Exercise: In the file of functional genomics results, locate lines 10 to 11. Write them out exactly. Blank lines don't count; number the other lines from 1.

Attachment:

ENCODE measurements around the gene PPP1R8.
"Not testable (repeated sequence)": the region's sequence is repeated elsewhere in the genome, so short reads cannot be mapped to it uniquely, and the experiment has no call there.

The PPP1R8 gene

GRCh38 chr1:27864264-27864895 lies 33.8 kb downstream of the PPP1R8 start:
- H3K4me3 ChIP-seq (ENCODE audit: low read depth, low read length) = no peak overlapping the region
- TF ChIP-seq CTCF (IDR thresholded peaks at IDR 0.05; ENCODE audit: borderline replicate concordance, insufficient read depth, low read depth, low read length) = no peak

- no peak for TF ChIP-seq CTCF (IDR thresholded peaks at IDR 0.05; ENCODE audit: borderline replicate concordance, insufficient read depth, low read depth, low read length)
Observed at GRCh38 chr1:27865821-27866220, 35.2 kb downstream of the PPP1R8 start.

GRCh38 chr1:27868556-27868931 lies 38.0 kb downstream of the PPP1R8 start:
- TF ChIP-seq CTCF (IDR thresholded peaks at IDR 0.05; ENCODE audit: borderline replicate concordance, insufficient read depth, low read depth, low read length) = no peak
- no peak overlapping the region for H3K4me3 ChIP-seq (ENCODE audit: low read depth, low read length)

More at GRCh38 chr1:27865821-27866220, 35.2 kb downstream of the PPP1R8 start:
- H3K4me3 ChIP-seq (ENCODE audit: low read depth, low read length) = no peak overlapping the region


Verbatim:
- TF ChIP-seq CTCF (IDR thresholded peaks at IDR 0.05; ENCODE audit: borderline replicate concordance, insufficient read depth, low read depth, low read length) = no peak
- no peak overlapping the region for H3K4me3 ChIP-seq (ENCODE audit: low read depth, low read length)